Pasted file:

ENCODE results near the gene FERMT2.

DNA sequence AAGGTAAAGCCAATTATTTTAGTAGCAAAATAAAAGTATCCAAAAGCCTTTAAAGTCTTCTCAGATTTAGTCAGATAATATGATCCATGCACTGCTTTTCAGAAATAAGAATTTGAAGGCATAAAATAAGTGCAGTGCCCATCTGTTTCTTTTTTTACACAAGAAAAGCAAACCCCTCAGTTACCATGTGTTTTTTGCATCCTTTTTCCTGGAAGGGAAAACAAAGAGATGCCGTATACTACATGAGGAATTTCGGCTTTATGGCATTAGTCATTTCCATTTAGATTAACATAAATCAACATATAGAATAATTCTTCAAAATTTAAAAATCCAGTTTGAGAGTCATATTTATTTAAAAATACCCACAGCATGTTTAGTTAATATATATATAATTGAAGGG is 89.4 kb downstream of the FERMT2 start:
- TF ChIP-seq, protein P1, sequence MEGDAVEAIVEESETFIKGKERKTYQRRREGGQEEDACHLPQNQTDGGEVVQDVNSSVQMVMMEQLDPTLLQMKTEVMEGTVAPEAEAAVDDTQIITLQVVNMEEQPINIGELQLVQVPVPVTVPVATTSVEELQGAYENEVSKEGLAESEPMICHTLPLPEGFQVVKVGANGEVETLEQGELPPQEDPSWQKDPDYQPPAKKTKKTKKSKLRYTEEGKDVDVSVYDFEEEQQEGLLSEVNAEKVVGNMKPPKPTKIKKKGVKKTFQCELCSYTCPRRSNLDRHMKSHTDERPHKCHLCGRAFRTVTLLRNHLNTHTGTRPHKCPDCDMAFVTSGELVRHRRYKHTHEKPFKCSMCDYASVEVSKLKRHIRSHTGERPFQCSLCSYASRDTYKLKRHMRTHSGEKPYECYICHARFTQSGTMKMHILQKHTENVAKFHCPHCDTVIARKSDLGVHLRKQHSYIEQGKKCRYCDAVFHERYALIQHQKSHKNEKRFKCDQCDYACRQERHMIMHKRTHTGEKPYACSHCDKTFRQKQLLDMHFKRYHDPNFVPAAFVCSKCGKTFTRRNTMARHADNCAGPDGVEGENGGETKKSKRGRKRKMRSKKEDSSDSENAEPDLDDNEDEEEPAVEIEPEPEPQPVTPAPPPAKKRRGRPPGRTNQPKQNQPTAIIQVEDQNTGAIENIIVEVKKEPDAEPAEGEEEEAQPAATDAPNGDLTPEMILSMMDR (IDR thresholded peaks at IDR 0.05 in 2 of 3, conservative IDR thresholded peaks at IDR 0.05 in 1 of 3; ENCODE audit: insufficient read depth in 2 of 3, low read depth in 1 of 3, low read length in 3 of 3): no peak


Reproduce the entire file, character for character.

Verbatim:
ENCODE results near the gene FERMT2.

DNA sequence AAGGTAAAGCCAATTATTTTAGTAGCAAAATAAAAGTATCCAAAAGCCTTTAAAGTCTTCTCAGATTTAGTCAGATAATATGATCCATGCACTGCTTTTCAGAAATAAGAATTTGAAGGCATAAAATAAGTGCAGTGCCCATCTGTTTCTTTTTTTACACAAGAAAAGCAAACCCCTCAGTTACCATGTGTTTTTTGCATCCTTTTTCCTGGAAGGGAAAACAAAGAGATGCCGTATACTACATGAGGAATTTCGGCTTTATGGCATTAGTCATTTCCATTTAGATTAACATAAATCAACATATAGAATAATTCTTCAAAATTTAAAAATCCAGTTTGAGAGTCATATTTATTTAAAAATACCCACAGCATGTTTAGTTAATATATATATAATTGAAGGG is 89.4 kb downstream of the FERMT2 start:
- TF ChIP-seq, protein P1, sequence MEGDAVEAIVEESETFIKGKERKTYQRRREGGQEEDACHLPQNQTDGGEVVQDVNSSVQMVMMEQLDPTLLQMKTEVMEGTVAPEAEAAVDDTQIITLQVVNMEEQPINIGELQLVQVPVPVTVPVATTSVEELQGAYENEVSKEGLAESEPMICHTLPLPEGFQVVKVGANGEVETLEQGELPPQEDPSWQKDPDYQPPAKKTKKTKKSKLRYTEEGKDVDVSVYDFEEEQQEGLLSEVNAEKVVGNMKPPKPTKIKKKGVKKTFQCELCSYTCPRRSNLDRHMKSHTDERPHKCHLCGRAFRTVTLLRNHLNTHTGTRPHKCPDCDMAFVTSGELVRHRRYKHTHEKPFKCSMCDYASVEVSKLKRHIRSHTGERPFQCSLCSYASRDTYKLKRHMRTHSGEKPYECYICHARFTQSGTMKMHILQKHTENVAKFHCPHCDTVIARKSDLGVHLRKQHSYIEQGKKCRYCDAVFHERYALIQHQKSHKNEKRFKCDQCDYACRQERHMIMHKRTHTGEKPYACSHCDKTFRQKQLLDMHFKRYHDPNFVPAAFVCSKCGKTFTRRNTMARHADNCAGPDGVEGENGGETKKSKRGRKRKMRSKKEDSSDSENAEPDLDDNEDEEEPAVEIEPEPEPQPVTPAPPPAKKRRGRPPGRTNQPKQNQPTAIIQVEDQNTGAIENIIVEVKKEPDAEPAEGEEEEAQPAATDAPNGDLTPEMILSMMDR (IDR thresholded peaks at IDR 0.05 in 2 of 3, conservative IDR thresholded peaks at IDR 0.05 in 1 of 3; ENCODE audit: insufficient read depth in 2 of 3, low read depth in 1 of 3, low read length in 3 of 3): no peak